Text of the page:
• Government agencies will try to fill up their rainy-day funds, because the photocopier repairman won’t show up if no one knows when he’ll get paid.
  •  If you are a doctor with a large clientele of Medicare or Medicaid patients you will pay your billing clerk overtime to catch up on billing. 
  • If you are a money market fund manager you may let some of your Treasury bills and bonds run off and not replace them, leading to a creeping increase in the interest rates that Treasury pays at every auction. 
  • Foreign investors may also not reinvest the proceeds of expiring Treasuries, and may actually sell them.


Every one of those adjustments will have an effect on the rate at which Treasury burns through money.


Thus, it isn’t even necessary to have a ratings downgrade to have interest rates adjust.  And once the “risk-free” rate of interest is no longer perceived as “risk-free”, it will never go back.  We will pay a well-congress-can-be-idiots risk premium forever.



Permalink 09:55:00 am, by econometrix Email , 345 words   English (US) latin1
Categories: Uncategorized

US Downgrade warning and the markets’ response

The markets first fell and then rebounded on this news that the S&P had changed their outlook on the US government bonds from “stable” to “negative”. 


It is easy to understand why the stock market might fall and bond market might react by increasing interest rates.  What is odd is that they both reversed course.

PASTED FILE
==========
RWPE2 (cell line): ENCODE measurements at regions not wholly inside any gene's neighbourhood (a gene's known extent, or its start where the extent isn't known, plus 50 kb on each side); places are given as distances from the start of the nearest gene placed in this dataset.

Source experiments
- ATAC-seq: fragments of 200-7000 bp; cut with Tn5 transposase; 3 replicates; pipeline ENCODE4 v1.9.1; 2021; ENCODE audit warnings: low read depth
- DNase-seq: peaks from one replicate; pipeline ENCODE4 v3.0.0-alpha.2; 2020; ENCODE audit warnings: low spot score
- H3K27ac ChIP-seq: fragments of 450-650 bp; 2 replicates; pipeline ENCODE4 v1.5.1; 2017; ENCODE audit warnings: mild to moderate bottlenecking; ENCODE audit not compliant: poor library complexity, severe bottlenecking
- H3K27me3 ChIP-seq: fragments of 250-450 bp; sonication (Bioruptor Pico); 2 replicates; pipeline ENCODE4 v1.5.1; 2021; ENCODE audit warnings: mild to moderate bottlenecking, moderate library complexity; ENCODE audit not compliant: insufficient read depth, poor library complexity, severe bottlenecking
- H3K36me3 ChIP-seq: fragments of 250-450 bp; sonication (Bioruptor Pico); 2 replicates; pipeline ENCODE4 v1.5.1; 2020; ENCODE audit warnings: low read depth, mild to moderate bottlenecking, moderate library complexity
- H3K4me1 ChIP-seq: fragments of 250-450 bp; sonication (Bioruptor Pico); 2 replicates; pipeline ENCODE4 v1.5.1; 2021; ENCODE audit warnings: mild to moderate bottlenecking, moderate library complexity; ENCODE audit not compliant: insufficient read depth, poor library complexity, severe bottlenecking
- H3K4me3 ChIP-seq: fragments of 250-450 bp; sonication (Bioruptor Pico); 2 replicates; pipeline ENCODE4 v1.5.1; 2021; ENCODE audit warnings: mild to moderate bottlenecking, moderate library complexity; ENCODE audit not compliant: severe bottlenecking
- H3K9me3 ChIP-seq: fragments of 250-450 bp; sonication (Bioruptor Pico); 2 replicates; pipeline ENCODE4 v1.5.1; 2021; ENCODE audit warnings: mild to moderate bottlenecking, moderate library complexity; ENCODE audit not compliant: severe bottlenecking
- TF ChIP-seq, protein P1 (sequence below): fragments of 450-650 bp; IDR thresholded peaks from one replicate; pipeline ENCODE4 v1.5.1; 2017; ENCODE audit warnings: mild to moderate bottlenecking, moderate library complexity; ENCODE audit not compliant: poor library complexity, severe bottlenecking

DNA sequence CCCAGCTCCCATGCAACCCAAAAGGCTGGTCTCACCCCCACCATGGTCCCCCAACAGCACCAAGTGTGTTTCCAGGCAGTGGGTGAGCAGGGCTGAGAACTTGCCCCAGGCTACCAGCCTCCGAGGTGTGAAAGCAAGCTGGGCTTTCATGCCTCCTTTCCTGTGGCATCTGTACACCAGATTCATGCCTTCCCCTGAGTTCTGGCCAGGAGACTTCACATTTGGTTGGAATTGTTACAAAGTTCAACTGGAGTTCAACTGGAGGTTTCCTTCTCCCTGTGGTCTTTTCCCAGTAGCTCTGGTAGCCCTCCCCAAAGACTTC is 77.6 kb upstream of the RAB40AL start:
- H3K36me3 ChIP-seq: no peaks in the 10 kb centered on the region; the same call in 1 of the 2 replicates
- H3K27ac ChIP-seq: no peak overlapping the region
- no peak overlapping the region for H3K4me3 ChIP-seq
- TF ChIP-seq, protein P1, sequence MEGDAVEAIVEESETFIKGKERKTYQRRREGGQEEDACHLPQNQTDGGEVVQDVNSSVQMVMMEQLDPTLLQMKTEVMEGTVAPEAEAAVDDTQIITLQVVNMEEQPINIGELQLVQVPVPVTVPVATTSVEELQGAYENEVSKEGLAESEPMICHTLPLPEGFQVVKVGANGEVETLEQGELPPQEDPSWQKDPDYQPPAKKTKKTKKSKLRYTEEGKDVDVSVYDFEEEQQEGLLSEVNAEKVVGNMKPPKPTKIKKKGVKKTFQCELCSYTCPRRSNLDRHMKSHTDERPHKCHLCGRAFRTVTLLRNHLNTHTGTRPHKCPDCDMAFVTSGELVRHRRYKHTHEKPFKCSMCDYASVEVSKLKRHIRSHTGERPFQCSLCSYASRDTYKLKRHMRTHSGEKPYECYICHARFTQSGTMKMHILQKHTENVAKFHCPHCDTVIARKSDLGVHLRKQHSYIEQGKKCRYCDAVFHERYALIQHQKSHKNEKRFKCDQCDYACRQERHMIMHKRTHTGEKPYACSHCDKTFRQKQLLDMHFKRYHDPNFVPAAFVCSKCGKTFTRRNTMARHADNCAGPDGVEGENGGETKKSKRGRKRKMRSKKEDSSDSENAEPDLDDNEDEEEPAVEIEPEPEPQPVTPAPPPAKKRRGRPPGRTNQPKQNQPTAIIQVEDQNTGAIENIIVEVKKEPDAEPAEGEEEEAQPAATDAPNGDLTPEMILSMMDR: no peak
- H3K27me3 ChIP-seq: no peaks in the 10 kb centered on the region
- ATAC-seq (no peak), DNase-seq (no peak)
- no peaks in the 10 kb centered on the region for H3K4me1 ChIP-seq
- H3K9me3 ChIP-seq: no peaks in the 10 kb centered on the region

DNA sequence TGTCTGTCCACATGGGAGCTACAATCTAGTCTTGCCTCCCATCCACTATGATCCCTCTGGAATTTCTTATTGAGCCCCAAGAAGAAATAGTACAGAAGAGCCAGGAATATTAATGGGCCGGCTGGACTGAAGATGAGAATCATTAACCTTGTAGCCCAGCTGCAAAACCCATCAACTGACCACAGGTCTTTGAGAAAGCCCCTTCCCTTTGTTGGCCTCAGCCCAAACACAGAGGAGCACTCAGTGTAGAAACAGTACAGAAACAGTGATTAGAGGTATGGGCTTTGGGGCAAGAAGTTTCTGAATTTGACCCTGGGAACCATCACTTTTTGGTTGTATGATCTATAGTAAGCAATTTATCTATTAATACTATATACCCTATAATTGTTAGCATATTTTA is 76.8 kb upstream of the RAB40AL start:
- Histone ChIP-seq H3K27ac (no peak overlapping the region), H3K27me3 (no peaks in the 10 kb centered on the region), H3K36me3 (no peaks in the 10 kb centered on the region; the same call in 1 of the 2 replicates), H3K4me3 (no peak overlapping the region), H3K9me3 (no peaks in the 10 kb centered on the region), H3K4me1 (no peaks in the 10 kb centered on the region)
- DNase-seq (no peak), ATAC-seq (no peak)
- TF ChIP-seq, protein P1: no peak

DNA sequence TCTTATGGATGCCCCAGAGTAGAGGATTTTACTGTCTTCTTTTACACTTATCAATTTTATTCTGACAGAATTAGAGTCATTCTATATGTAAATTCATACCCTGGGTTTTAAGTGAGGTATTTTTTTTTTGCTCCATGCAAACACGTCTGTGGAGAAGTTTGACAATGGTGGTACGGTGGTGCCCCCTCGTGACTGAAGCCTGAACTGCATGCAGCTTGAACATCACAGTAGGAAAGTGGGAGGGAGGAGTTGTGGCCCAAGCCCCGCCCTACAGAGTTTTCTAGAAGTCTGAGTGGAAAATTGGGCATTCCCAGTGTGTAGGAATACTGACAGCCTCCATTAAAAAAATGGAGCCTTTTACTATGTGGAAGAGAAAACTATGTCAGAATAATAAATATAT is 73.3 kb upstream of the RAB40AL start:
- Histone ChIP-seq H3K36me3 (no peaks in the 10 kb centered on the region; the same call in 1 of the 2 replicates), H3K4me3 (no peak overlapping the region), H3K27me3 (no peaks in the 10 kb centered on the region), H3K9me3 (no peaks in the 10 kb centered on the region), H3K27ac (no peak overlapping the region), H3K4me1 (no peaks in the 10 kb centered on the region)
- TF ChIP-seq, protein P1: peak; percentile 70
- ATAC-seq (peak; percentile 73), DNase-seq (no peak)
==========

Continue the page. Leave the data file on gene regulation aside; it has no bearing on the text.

I believe that the markets did this because by warning that there could be a downgrade, because of the chance of a technical default, actually decreased the chances of a technical default occurring. 


Standard & Poor’s credit analyst Nikola G. Swann said, “The outlook reflects our view of the increased risk that the political negotiations over when and how to address both the medium- and long-term fiscal challenges will persist until at least after national elections in 2012.”


The Republican leadership, largely in response to the demands of the Tea-party/gold-bug wing of the party, had been saying that the negotiations on the debt ceiling would only happen after the debt ceiling had been reached, which is expected to be on May 16th.  Treasury can use some fancy accounting, and move money around, so as to not default until about July 8th.   So McConnell’s statement that, ``we anticipate that this debt ceiling issue will come before us between Memorial Day (May 30) and the Fourth of July,'' is frankly horrifying.   Given that, with that small a margin of error, any screw-up could lead to a technical default, I think that S&P were completely within their rights to downgrade, rather than just warn.


I sincerely hope that this warning by S&P has caused the Republicans to rethink their strategy of brinksmanship.  Even raising the specter of a default is costly.



What do you think the probability of political intransigence leading to technical default is?


Bond ratings and probabilities of default:      

AAA: almost zero default probability
AA: very low probability (less than 0.1%)
A: low probability of default (about 0.15%)
BBB: low/medium probability of default (lowest investment grade) (about 0.3%)
BB: medium probability of default (about 1.2%)
B: high probability of default (about 3.5%)
C: very high, about 13% probability of default.